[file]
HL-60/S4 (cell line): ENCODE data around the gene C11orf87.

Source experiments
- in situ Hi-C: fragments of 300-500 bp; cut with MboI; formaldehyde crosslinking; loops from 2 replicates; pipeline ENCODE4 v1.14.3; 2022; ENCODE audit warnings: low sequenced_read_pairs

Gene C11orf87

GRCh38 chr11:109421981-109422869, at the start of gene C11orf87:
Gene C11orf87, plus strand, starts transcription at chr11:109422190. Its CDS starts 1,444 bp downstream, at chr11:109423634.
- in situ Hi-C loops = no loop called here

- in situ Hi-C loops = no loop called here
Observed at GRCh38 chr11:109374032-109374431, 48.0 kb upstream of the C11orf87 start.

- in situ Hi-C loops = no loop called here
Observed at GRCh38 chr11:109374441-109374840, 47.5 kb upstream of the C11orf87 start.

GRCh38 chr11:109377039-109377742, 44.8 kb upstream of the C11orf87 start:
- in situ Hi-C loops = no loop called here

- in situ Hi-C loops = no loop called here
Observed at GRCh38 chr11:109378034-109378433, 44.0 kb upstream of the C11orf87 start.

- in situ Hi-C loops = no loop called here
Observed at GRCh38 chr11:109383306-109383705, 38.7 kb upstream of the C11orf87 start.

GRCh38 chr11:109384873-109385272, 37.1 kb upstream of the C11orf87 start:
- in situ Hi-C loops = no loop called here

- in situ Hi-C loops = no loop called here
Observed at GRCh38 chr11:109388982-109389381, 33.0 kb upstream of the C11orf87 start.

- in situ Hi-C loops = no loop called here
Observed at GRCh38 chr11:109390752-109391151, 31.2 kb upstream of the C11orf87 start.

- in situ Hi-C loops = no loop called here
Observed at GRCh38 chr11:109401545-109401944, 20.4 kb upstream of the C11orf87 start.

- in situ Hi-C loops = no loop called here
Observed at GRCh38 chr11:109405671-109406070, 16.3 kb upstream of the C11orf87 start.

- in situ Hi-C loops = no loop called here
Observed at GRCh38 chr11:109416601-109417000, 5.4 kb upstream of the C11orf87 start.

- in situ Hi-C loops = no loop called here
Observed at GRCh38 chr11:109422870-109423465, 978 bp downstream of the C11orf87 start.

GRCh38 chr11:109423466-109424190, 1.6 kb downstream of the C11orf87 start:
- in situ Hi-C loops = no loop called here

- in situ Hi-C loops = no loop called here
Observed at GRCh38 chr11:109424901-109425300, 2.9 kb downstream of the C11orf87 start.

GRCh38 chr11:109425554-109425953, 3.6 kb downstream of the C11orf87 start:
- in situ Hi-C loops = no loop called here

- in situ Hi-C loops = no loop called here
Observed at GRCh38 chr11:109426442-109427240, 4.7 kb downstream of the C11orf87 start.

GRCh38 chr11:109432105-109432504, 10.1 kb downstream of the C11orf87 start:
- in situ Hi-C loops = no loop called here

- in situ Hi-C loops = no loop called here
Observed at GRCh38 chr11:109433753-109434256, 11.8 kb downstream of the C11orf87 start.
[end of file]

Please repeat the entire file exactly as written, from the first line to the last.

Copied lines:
HL-60/S4 (cell line): ENCODE data around the gene C11orf87.

Source experiments
- in situ Hi-C: fragments of 300-500 bp; cut with MboI; formaldehyde crosslinking; loops from 2 replicates; pipeline ENCODE4 v1.14.3; 2022; ENCODE audit warnings: low sequenced_read_pairs

Gene C11orf87

GRCh38 chr11:109421981-109422869, at the start of gene C11orf87:
Gene C11orf87, plus strand, starts transcription at chr11:109422190. Its CDS starts 1,444 bp downstream, at chr11:109423634.
- in situ Hi-C loops = no loop called here

- in situ Hi-C loops = no loop called here
Observed at GRCh38 chr11:109374032-109374431, 48.0 kb upstream of the C11orf87 start.

- in situ Hi-C loops = no loop called here
Observed at GRCh38 chr11:109374441-109374840, 47.5 kb upstream of the C11orf87 start.

GRCh38 chr11:109377039-109377742, 44.8 kb upstream of the C11orf87 start:
- in situ Hi-C loops = no loop called here

- in situ Hi-C loops = no loop called here
Observed at GRCh38 chr11:109378034-109378433, 44.0 kb upstream of the C11orf87 start.

- in situ Hi-C loops = no loop called here
Observed at GRCh38 chr11:109383306-109383705, 38.7 kb upstream of the C11orf87 start.

GRCh38 chr11:109384873-109385272, 37.1 kb upstream of the C11orf87 start:
- in situ Hi-C loops = no loop called here

- in situ Hi-C loops = no loop called here
Observed at GRCh38 chr11:109388982-109389381, 33.0 kb upstream of the C11orf87 start.

- in situ Hi-C loops = no loop called here
Observed at GRCh38 chr11:109390752-109391151, 31.2 kb upstream of the C11orf87 start.

- in situ Hi-C loops = no loop called here
Observed at GRCh38 chr11:109401545-109401944, 20.4 kb upstream of the C11orf87 start.

- in situ Hi-C loops = no loop called here
Observed at GRCh38 chr11:109405671-109406070, 16.3 kb upstream of the C11orf87 start.

- in situ Hi-C loops = no loop called here
Observed at GRCh38 chr11:109416601-109417000, 5.4 kb upstream of the C11orf87 start.

- in situ Hi-C loops = no loop called here
Observed at GRCh38 chr11:109422870-109423465, 978 bp downstream of the C11orf87 start.

GRCh38 chr11:109423466-109424190, 1.6 kb downstream of the C11orf87 start:
- in situ Hi-C loops = no loop called here

- in situ Hi-C loops = no loop called here
Observed at GRCh38 chr11:109424901-109425300, 2.9 kb downstream of the C11orf87 start.

GRCh38 chr11:109425554-109425953, 3.6 kb downstream of the C11orf87 start:
- in situ Hi-C loops = no loop called here

- in situ Hi-C loops = no loop called here
Observed at GRCh38 chr11:109426442-109427240, 4.7 kb downstream of the C11orf87 start.

GRCh38 chr11:109432105-109432504, 10.1 kb downstream of the C11orf87 start:
- in situ Hi-C loops = no loop called here

- in situ Hi-C loops = no loop called here
Observed at GRCh38 chr11:109433753-109434256, 11.8 kb downstream of the C11orf87 start.